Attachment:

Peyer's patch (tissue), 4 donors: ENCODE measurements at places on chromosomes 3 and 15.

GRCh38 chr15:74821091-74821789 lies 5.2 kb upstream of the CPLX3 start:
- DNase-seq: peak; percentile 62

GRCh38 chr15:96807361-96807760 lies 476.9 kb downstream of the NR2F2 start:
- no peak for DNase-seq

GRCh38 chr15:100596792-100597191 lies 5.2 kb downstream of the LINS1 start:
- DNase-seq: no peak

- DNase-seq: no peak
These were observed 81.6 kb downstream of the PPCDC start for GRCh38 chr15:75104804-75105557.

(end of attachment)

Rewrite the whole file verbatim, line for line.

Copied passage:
Peyer's patch (tissue), 4 donors: ENCODE measurements at places on chromosomes 3 and 15.

GRCh38 chr15:74821091-74821789 lies 5.2 kb upstream of the CPLX3 start:
- DNase-seq: peak; percentile 62

GRCh38 chr15:96807361-96807760 lies 476.9 kb downstream of the NR2F2 start:
- no peak for DNase-seq

GRCh38 chr15:100596792-100597191 lies 5.2 kb downstream of the LINS1 start:
- DNase-seq: no peak

- DNase-seq: no peak
These were observed 81.6 kb downstream of the PPCDC start for GRCh38 chr15:75104804-75105557.